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On the Formation of Coalitions to Provide Public Goods - Experimental Evidence from the Lab

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  • Astrid Dannenberg
  • Andreas Lange
  • Bodo Sturm

Abstract

The provision of public goods often relies on voluntary contributions and cooperation. While most of the experimental literature focuses on individual contributions, many real-world problems involve the formation of institutions among subgroups (coalitions) of players. International agreements serve as one example. This paper experimentally tests theory on the formation of coalitions in different institutions and compares those to a voluntary contribution mechanism. The experiment confirms the rather pessimistic conclusions from the theory: only few players form a coalition when the institution prescribes the full internalization of mutual benefits of members. Contrary to theory, coalitions that try to reduce the free-riding incentives by requiring less provision from their members, do not attract additional members. Substantial efficiency gains occur, however, both along the extensive and intensive margin when coalition members can each suggest a minimum contribution level with the smallest common denominator being binding. The experiment thereby shows that the acceptance of institutions depends on how terms of coalitions are reached.

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Bibliographic Info

Paper provided by National Bureau of Economic Research, Inc in its series NBER Working Papers with number 15967.

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Date of creation: May 2010
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Handle: RePEc:nbr:nberwo:15967

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  1. Claude d'Aspremont & Alexis Jacquemin & Jean Jaskold Gabszewicz & John A. Weymark, 1983. "On the Stability of Collusive Price Leadership," Canadian Journal of Economics, Canadian Economics Association, vol. 16(1), pages 17-25, February.
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  7. John A. List & David Lucking-Reiley, 2002. "The Effects of Seed Money and Refunds on Charitable Giving: Experimental Evidence from a University Capital Campaign," Journal of Political Economy, University of Chicago Press, vol. 110(1), pages 215-233, February.
  8. Lange, Andreas & Vogt, Carsten, 2003. "Cooperation in international environmental negotiations due to a preference for equity," Journal of Public Economics, Elsevier, vol. 87(9-10), pages 2049-2067, September.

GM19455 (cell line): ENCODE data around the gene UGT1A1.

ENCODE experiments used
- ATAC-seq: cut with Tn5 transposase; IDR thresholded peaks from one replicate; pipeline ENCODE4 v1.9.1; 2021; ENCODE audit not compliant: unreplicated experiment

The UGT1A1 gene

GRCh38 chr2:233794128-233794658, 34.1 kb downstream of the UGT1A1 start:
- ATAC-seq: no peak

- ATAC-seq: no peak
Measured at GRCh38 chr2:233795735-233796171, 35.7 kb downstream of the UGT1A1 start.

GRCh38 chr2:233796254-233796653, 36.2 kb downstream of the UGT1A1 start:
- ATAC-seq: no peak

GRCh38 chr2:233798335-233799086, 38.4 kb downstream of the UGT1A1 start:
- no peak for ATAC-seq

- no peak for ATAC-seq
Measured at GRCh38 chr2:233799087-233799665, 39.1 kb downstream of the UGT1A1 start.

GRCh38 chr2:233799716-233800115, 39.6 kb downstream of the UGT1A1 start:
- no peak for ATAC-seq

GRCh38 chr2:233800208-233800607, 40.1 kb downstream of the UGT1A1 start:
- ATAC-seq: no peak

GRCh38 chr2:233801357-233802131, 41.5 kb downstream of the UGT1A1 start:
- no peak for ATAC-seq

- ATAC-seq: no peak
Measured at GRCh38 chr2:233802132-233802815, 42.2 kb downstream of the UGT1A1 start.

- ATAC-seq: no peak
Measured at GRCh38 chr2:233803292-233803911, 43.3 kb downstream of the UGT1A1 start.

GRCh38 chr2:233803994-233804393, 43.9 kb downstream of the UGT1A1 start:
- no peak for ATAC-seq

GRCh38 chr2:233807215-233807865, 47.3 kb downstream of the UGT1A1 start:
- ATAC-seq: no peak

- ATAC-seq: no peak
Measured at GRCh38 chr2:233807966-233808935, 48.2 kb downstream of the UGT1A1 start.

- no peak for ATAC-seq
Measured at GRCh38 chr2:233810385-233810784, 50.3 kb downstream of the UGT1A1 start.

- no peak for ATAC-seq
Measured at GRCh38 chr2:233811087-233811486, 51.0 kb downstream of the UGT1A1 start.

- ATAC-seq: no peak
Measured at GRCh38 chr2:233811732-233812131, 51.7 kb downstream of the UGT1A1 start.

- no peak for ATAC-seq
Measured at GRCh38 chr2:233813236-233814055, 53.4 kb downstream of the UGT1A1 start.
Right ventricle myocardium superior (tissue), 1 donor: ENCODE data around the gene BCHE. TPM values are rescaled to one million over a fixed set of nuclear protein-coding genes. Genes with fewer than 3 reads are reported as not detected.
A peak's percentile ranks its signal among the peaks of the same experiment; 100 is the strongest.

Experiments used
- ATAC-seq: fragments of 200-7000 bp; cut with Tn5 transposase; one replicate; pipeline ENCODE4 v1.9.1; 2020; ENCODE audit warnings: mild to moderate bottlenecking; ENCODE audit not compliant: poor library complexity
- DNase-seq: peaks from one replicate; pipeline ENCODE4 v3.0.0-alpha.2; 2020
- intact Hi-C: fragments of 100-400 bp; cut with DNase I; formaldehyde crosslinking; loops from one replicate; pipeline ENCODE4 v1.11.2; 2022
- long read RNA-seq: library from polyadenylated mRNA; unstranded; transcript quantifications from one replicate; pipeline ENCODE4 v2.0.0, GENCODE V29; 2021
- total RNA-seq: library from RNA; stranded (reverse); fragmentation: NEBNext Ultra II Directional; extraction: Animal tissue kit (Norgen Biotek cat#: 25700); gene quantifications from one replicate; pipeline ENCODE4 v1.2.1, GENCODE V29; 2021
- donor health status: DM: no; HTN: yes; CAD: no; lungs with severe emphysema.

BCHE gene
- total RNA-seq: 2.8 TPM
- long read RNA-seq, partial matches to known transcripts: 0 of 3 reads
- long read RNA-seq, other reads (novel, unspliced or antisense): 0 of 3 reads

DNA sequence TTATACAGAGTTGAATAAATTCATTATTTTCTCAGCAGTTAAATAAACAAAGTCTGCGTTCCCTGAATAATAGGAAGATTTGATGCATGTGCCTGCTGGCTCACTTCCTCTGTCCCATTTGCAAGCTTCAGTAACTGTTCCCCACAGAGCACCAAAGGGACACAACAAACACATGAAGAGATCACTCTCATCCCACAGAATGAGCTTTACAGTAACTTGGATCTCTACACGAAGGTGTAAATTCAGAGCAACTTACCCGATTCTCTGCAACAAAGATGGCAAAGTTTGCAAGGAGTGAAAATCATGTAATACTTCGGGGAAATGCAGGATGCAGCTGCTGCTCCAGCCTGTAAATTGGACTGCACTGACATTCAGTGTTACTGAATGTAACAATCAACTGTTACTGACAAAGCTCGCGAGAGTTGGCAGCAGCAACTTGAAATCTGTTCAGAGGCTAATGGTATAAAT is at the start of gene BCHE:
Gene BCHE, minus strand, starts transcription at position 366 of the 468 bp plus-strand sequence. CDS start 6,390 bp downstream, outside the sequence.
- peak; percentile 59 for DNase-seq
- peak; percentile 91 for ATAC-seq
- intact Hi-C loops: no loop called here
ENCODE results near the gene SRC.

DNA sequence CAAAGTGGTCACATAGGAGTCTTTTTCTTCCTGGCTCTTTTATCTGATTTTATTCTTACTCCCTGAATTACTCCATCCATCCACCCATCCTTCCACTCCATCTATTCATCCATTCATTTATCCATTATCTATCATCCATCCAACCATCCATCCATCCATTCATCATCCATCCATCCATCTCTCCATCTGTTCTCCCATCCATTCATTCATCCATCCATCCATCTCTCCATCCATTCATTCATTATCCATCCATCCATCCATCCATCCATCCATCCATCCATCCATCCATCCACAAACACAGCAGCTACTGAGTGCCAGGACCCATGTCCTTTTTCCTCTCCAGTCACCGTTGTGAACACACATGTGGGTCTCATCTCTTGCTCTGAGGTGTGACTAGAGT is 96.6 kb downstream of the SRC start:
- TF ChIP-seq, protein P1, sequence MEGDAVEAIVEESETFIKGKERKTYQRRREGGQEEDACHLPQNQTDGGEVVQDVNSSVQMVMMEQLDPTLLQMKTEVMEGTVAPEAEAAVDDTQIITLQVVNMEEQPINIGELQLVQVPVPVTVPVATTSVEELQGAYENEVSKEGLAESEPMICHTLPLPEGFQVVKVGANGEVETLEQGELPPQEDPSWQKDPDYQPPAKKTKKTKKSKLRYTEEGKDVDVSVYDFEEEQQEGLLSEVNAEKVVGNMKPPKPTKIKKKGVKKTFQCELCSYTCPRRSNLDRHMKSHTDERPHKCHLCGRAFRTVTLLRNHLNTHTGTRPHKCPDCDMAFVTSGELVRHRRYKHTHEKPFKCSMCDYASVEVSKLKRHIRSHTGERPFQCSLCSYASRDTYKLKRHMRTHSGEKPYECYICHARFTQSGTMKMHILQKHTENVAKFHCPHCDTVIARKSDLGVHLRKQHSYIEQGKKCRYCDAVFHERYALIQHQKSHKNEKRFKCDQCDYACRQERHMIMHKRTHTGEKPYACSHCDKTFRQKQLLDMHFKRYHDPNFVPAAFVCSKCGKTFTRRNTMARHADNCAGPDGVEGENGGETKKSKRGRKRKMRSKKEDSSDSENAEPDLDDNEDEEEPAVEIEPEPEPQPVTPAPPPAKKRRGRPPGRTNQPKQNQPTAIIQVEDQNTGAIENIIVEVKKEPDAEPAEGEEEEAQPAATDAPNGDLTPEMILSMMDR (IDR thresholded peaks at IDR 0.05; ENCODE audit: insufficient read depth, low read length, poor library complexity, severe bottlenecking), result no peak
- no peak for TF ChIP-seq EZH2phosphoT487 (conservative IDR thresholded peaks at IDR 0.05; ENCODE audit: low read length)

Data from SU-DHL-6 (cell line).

9. Nicholas E. Burger & Charles D. Kolstad, 2009. "Voluntary Public Goods Provision, Coalition Formation, and Uncertainty," NBER Working Papers 15543, National Bureau of Economic Research, Inc.
  10. Michael Finus & Stefan Maus, 2008. "Modesty May Pay!," Journal of Public Economic Theory, Association for Public Economic Theory, vol. 10(5), pages 801-826, October.
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Citations

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Cited by:
  1. Karp, Larry & Simon, Leo, 2012. "Participation Games and international environmental agreements: a nonparametric model," Department of Agricultural & Resource Economics, UC Berkeley, Working Paper Series qt5693n1nf, Department of Agricultural & Resource Economics, UC Berkeley.
  2. Kesternich, Martin & Lange, Andreas & Sturm, Bodo, 2012. "The impact of burden sharing rules on the voluntary provision of public goods," ZEW Discussion Papers 12-033, ZEW - Zentrum für Europäische Wirtschaftsforschung / Center for European Economic Research.
  3. Gerber, Anke & Neitzel, Jakob & Wichardt, Philipp C., 2013. "Minimum participation rules for the provision of public goods," European Economic Review, Elsevier, vol. 64(C), pages 209-222.
  4. Leo Wangler & Juan-Carlos Altamirano-Cabrera & Hans-Peter Weikard, 2013. "The political economy of international environmental agreements: a survey," International Environmental Agreements: Politics, Law and Economics, Springer, vol. 13(3), pages 387-403, September.
  5. Charles D. Kolstad, 2011. "Public Goods Agreements with Other-Regarding Preferences," NBER Working Papers 17017, National Bureau of Economic Research, Inc.
  6. David M. McEvoy & Todd L. Cherry & John K. Stranlund, 2011. "The Endogenous Formation of Coalitions to Provide Public Goods: Theory and Experimental Evidence," Working Papers 2011-2, University of Massachusetts Amherst, Department of Resource Economics.

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